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Removing or changing size/shape of windows?

April 19, 2012

Hi all,

I am planning a major remodel of a side of the house where there is a powder room, master bath, master closet in a row.

Currently there are two almost floor-to-ceiling type windows and one regular 3x4ish one (INSIDE the current master double closet!)

We are planning to steal space from the oversized powder room and reconfigure that, the master bath and master closet.

Those windows are a pain to design around, so I am wondering if removing them or reconfiguring them would be cost prohibitive.

Any ideas as to cost of closing up windows, cost of closing up windows and creating different shaped windows?

If it is too costly I can design around them but the end result will not be ideal. You can't really put a toilet, bath or shower in front of a long window, LOL!

If we can close off the windows, we plan to put a skylight in the master bathroom.

I will be interviewing contractors here soon, so I want to be prepared with some knowledge on this aspect of the remodel.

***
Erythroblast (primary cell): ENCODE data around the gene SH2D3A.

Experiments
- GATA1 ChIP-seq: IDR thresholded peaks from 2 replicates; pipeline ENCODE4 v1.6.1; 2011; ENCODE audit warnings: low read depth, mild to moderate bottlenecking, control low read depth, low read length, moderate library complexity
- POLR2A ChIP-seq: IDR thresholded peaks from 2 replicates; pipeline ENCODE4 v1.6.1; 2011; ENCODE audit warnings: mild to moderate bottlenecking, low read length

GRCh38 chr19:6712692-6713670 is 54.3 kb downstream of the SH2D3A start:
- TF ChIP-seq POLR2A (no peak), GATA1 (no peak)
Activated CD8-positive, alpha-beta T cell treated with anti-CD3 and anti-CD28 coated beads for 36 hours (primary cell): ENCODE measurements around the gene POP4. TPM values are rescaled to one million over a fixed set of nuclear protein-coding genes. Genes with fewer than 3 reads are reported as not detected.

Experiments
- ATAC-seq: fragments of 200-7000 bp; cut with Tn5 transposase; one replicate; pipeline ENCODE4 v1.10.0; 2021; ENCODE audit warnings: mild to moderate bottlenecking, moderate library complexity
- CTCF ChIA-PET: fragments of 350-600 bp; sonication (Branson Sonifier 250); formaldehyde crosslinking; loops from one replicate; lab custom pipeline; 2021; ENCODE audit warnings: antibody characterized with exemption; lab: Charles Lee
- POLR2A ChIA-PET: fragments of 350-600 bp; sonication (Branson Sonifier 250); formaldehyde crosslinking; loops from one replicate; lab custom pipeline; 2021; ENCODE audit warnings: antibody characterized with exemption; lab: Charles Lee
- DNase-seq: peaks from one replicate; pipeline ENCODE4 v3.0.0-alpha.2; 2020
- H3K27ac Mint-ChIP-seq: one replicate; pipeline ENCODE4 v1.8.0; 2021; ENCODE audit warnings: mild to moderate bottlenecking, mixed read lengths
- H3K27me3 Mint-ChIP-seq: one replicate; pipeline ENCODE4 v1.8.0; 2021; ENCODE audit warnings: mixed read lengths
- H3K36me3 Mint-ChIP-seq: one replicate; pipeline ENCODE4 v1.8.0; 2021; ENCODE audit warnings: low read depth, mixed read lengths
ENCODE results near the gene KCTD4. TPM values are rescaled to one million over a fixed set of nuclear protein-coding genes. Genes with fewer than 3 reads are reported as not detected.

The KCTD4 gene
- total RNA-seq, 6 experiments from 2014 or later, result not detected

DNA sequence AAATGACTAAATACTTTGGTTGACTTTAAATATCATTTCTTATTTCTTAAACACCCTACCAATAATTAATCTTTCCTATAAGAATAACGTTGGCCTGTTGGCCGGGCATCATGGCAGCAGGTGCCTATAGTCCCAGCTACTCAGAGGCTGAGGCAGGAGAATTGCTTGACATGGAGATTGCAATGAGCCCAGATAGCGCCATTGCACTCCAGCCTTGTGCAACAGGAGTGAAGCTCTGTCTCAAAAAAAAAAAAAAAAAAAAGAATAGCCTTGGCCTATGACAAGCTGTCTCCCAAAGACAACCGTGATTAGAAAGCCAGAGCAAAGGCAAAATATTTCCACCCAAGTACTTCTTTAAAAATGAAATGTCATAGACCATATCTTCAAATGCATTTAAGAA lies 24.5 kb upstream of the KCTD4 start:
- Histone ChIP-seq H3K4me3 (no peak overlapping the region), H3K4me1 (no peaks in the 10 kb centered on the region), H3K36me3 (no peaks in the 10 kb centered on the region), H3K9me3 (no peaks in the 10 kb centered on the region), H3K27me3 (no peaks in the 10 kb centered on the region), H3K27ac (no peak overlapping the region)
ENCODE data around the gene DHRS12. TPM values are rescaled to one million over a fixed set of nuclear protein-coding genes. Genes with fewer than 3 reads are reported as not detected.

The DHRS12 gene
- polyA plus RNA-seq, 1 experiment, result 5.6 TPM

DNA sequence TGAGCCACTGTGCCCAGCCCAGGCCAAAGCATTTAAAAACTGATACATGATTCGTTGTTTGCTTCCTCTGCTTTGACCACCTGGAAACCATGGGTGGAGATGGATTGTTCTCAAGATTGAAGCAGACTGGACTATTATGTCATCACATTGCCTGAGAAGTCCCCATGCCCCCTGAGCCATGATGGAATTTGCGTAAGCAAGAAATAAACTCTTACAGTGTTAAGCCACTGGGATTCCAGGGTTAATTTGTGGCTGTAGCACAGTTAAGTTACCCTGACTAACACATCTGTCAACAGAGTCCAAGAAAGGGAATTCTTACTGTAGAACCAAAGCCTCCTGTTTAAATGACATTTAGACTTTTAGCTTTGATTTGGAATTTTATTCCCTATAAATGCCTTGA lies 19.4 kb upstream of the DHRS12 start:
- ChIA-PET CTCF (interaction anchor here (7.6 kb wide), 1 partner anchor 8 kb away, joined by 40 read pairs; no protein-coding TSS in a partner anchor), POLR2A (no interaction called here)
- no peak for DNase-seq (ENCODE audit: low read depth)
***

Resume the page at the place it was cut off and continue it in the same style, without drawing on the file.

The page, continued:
Comments (14)

  • magothyrivergirl

    My experience is it is easier and cheaper to leave the header above the window and close it up from the bottom. The header provides support, making the window shorter. Windows by tubs need to be tempered glass - more money.
    If you do not want windows in the bathroom and your closet- board up the openings - save the cost of the windows and labor to install and get skylights. Buy the best skylights you can afford that open and have protective UV glazing for heat and sun. Make sure the "tunnel" is heavily insulated. We love our skylights, but a good install and good skylights are a must.
    You did not ask, but don't skimp on the exhaust fan, and locate it in the correct place especially if you install a skylight. You do not want the steam to hit the skylight before it gets to the fan - well basically it won't get to the fan.

  • PRO
    Windows on Washington Ltd


    Bottom up is much cheaper and easier.

    If they are doing other renovations and drywall is part of it, than it is not that big a deal but it will be more expensive.

  • toddinmn

    Would need more information on your finances to determine what would be cost prohibited. Best to just price out all options and go from there.Windows by tubs typically don't need tempered glass, windows in tubs typically do.

  • partst

    I know exactly what you are going through trying to remodel around existing windows. When we bought this old 1957 ranch it was three bedrooms, 2 on one side with a full bath in-between and one on the other end of the house with a full bath off a small hallway. All the windows were the old wooden double hung with the diamond wood mullions.